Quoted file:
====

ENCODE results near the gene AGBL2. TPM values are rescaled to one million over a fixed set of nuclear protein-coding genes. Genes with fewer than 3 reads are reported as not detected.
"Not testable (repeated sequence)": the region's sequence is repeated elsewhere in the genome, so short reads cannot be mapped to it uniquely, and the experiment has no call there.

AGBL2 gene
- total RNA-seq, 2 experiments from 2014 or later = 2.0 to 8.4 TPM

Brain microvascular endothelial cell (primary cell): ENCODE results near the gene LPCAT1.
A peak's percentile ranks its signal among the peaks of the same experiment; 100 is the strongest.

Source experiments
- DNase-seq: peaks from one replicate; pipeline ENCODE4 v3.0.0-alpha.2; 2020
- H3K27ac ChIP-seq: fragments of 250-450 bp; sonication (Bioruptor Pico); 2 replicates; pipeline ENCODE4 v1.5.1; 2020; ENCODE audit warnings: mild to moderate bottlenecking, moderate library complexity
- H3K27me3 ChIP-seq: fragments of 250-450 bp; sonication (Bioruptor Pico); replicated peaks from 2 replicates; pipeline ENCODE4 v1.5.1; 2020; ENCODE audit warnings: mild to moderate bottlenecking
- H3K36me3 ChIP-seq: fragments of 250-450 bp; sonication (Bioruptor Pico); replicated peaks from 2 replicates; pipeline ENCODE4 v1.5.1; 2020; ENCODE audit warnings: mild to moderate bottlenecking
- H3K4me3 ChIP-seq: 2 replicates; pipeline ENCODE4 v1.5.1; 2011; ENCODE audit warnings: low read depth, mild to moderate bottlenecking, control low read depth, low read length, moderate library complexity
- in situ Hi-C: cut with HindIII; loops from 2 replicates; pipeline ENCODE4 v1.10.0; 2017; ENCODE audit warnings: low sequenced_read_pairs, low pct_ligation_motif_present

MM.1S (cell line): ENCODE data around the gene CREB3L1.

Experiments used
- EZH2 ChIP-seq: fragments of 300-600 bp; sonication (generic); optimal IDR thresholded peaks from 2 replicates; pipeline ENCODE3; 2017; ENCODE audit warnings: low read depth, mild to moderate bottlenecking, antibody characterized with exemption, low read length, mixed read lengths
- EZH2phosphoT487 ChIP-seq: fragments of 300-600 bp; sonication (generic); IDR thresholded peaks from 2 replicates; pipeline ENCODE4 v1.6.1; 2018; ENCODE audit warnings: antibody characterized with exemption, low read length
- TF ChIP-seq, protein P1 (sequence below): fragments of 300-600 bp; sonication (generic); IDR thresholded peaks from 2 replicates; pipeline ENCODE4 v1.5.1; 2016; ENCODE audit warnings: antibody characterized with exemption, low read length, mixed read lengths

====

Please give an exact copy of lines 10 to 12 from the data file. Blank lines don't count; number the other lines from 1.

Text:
- H3K27me3 ChIP-seq: fragments of 250-450 bp; sonication (Bioruptor Pico); replicated peaks from 2 replicates; pipeline ENCODE4 v1.5.1; 2020; ENCODE audit warnings: mild to moderate bottlenecking
- H3K36me3 ChIP-seq: fragments of 250-450 bp; sonication (Bioruptor Pico); replicated peaks from 2 replicates; pipeline ENCODE4 v1.5.1; 2020; ENCODE audit warnings: mild to moderate bottlenecking
- H3K4me3 ChIP-seq: 2 replicates; pipeline ENCODE4 v1.5.1; 2011; ENCODE audit warnings: low read depth, mild to moderate bottlenecking, control low read depth, low read length, moderate library complexity